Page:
Finding an Irish Ancestor Using New Zealand Records
In 1845 the Dublin University Magazine described New Zealand as 'the most recent, remotest, and least civilised of our colonies'. It was the most expensive to reach - over four times the cost of crossing the Atlantic to America. The majority of Irish emigrants went to North America; Australasia t ook no more than about one in 13. For the first half-century of European settlement in New Zealand the number of migrants from Ireland was small. Almost none came direct from the potato famine. Until 1852 they comprised less than 15% of immigrants from the United Kingdom.
The New Zealand Company offered assisted passages to organised settlements in New Zealand. However, the company did not consider illiterate Irish peasants to be 'desirable emigrants'. Under 2% of the company's settlers were born in Ireland, despite the fact that a few of the early New Zealand Company settlement leaders such as John Robert Godley in Canterbury and Edward Stafford in Nelson, were of Anglo-Irish background. This group were members of the Anglican elite who saw their situation weakened at home by Catholic emancipation and the emergence of Irish nationalism. Few of the Irish joined them. In 1848 the province of New Munster (Wellington and the South Island) had a mere 175 Irish inhabitants.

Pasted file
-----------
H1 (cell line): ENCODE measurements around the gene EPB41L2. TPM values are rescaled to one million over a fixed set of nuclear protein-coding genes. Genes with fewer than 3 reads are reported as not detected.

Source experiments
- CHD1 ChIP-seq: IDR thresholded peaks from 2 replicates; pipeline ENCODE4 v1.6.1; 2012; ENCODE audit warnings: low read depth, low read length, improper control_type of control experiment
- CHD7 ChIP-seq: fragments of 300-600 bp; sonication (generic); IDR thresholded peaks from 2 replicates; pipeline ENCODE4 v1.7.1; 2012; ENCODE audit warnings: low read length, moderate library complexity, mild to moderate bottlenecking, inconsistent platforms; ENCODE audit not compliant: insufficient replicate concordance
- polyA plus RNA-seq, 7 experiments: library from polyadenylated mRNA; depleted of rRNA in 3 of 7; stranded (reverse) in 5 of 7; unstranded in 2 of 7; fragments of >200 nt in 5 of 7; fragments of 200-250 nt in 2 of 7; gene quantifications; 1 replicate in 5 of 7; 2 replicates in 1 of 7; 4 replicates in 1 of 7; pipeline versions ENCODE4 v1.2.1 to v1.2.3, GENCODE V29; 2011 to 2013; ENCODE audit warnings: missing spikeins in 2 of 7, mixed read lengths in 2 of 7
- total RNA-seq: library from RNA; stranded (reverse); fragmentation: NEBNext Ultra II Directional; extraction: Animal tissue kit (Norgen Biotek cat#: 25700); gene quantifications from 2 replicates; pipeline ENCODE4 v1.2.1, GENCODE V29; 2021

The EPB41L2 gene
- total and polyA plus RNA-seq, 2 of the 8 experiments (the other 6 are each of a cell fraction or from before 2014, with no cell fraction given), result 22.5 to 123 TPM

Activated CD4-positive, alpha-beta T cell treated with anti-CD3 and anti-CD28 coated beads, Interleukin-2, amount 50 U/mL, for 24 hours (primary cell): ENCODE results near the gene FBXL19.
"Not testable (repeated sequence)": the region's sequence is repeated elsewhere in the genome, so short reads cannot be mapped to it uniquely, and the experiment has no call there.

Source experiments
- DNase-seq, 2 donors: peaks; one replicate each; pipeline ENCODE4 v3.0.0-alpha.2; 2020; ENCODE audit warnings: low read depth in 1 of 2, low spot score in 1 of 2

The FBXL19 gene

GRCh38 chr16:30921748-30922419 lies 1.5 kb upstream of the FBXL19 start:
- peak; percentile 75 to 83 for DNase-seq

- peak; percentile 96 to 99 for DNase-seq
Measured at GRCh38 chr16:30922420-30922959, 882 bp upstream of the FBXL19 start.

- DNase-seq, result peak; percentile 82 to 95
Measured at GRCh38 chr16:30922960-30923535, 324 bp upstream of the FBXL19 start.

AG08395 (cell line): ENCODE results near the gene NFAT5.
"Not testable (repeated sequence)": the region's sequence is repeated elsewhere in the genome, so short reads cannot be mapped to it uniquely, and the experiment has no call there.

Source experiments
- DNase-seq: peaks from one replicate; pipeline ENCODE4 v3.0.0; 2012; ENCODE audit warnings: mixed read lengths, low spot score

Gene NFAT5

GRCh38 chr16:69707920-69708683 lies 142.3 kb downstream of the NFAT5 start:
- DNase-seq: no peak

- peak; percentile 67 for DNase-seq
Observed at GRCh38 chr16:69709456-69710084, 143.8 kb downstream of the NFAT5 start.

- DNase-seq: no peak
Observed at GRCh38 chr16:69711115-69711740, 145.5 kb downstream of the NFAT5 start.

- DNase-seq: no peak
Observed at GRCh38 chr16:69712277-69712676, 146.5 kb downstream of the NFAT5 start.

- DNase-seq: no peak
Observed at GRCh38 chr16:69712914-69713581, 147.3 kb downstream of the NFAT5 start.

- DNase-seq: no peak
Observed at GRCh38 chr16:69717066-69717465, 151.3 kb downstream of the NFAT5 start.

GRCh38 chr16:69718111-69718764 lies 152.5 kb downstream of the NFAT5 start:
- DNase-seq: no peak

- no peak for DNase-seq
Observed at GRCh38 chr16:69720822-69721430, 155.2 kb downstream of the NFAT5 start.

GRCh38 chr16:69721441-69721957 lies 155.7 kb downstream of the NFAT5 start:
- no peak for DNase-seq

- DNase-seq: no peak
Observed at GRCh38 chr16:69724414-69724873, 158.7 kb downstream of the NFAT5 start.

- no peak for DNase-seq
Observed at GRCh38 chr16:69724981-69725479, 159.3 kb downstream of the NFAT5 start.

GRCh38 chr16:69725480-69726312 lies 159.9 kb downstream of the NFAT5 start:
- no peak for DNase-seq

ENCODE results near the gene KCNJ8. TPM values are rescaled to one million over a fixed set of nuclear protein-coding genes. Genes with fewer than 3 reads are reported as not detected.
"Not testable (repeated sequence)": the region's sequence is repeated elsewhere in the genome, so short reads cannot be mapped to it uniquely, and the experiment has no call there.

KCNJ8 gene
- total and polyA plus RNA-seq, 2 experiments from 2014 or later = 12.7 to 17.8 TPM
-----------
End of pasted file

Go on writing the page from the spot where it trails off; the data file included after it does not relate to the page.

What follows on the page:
Some websites can be useful in locating Irish immigrants to New Zealand are: http://www.genealogylinks.net/newzealand/ http://www.teara.govt.nz/en/irish/2 http://www.genealogy.about.com/cs/ireland/a/irish_genealogy_2.htm